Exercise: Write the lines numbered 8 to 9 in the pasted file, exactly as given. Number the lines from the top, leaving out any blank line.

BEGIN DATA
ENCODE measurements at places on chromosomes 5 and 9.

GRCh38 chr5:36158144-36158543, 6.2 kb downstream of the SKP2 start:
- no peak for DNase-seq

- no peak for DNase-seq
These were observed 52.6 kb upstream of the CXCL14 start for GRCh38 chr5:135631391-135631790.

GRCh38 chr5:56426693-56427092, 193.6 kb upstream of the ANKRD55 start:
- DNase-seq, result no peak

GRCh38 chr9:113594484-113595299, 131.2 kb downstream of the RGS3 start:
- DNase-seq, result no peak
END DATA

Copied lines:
GRCh38 chr9:113594484-113595299, 131.2 kb downstream of the RGS3 start:
- DNase-seq, result no peak